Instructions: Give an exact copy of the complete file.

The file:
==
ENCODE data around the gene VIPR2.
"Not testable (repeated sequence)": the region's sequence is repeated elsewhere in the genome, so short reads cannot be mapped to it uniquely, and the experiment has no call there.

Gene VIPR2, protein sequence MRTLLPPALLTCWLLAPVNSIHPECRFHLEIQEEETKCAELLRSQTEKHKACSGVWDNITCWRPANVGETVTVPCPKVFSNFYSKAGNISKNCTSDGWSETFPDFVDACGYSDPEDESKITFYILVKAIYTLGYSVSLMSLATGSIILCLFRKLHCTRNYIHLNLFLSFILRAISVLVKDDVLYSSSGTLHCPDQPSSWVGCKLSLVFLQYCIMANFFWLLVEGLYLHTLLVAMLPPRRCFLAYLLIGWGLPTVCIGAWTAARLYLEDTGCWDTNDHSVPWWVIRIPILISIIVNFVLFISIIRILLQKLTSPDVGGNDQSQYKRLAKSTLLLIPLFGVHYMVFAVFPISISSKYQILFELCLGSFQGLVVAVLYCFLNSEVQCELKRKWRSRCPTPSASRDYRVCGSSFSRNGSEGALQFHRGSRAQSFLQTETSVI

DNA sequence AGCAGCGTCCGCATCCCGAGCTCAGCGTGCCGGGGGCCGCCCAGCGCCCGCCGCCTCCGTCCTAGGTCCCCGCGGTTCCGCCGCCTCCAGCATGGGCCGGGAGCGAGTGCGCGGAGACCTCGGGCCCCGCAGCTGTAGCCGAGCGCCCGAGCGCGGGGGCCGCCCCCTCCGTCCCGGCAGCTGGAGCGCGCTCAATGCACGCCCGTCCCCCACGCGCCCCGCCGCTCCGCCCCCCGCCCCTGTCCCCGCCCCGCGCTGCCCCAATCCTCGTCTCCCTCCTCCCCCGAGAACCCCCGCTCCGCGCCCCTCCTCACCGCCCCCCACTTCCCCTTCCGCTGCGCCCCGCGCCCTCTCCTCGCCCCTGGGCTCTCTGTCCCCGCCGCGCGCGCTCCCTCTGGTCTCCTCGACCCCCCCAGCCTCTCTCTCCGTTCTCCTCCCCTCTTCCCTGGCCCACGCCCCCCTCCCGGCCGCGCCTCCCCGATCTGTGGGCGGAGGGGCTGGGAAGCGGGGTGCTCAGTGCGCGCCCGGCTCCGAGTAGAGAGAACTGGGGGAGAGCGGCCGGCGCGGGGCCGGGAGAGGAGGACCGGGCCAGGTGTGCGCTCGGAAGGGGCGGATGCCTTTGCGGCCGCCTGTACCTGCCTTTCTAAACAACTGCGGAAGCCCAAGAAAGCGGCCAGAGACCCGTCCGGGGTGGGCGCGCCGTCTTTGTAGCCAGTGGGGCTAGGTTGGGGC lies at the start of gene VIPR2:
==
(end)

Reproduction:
ENCODE data around the gene VIPR2.
"Not testable (repeated sequence)": the region's sequence is repeated elsewhere in the genome, so short reads cannot be mapped to it uniquely, and the experiment has no call there.

Gene VIPR2, protein sequence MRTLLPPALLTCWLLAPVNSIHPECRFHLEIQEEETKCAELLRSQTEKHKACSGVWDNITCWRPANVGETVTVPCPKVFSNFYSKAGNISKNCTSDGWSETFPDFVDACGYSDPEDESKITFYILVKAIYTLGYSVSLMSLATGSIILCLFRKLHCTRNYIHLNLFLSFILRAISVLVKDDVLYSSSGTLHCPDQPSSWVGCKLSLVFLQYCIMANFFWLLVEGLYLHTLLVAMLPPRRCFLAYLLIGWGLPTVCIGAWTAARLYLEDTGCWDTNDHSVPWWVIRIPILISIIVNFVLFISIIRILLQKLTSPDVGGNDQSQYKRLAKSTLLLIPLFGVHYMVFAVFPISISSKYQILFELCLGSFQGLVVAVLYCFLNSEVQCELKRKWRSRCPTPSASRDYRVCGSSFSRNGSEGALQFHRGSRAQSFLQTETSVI

DNA sequence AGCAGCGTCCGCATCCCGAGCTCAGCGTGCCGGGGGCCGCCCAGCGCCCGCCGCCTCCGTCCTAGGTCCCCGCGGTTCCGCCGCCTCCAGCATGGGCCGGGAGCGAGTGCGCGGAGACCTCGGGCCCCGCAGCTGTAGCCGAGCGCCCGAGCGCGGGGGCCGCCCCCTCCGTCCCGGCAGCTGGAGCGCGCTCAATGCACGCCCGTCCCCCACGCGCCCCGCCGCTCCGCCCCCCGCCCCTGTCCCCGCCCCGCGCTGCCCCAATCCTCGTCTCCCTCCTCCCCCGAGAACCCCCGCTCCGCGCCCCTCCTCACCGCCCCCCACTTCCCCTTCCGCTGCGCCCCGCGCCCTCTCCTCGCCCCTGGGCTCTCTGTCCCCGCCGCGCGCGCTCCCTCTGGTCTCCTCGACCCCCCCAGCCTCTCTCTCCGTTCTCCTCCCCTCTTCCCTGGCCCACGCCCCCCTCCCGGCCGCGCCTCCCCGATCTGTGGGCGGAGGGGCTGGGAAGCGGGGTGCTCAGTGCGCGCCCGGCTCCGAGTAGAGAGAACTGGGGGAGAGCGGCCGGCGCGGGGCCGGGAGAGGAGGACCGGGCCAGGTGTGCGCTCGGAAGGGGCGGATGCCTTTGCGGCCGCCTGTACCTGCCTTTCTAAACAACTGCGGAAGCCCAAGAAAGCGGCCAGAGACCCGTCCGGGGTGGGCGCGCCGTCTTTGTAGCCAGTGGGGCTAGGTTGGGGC lies at the start of gene VIPR2: